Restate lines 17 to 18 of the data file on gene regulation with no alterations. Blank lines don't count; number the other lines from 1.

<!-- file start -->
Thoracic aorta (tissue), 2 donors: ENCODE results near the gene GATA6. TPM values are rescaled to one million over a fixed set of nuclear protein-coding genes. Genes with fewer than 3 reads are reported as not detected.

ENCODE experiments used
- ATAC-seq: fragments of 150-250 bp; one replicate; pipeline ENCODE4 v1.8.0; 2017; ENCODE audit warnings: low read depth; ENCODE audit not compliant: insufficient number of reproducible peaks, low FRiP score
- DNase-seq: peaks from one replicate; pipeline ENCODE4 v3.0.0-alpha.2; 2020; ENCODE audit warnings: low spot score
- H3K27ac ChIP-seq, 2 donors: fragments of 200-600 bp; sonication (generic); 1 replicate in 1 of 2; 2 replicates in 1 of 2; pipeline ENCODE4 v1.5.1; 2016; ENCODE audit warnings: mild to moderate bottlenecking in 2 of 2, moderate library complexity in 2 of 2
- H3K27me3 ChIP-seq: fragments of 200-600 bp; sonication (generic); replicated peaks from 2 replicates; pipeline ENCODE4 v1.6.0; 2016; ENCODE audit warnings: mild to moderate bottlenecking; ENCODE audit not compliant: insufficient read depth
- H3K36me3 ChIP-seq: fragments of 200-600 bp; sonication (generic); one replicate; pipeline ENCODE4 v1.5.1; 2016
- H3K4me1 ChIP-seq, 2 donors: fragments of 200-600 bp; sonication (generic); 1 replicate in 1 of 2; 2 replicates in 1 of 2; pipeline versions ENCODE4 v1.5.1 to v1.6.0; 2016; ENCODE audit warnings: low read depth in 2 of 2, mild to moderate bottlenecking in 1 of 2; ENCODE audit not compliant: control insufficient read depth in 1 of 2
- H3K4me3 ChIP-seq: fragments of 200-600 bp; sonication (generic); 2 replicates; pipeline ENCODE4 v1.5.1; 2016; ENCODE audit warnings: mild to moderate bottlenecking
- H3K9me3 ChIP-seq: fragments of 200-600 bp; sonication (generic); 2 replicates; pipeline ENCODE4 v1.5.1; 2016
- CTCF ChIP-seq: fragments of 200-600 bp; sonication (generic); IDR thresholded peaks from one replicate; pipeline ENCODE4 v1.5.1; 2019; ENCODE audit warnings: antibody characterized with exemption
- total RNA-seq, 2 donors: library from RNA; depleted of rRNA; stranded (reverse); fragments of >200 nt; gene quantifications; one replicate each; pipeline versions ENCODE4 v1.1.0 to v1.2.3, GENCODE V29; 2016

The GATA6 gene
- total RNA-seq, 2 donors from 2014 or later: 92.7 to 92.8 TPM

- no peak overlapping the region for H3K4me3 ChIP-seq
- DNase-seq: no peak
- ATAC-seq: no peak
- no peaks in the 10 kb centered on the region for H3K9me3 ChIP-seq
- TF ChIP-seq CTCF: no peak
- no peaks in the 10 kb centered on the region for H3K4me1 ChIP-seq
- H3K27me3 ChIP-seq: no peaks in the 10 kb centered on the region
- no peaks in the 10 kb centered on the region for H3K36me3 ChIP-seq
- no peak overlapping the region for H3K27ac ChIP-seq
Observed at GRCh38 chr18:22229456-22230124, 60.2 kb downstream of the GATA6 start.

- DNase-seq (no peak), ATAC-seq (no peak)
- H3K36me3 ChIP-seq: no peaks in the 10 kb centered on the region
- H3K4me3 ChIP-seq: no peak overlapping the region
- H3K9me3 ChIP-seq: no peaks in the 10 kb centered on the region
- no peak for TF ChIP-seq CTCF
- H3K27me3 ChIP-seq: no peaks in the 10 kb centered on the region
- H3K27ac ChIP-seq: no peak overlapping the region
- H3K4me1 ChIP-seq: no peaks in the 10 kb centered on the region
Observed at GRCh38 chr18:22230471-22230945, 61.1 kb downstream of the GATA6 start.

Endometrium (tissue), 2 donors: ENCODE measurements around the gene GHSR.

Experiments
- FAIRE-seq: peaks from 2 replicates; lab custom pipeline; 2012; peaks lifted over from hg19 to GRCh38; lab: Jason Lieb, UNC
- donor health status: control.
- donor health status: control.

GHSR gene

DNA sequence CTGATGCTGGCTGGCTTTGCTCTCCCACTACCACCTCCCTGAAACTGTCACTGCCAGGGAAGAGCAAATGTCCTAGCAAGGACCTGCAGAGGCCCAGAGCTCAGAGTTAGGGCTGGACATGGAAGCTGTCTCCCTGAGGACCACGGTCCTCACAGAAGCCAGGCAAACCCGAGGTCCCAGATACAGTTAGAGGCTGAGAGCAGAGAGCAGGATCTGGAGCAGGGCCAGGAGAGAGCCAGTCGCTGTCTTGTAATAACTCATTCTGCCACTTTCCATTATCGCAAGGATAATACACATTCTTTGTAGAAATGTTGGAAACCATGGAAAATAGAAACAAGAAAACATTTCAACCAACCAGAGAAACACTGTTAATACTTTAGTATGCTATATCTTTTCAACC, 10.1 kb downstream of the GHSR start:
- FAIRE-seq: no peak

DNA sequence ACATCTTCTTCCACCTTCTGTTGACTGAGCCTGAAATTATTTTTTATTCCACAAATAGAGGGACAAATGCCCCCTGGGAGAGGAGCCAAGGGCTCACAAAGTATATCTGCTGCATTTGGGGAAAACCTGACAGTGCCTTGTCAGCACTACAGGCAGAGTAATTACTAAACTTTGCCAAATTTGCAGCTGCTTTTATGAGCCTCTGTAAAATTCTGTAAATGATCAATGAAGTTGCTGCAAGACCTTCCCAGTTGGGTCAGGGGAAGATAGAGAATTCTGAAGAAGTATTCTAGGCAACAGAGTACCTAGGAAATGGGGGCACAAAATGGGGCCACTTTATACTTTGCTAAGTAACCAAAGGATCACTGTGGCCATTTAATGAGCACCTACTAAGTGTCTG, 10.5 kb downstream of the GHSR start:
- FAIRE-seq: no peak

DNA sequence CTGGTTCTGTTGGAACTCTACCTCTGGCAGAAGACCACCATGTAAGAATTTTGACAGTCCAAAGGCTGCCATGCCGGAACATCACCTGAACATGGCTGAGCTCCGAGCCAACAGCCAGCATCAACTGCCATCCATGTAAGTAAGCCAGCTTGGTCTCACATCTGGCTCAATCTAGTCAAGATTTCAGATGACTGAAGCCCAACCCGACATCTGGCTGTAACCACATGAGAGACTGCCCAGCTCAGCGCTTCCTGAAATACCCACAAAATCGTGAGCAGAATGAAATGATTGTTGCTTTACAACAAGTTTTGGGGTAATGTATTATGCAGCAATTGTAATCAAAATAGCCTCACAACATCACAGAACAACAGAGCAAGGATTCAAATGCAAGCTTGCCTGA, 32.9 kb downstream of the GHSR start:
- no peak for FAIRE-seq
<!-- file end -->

- ATAC-seq: no peak
- no peaks in the 10 kb centered on the region for H3K9me3 ChIP-seq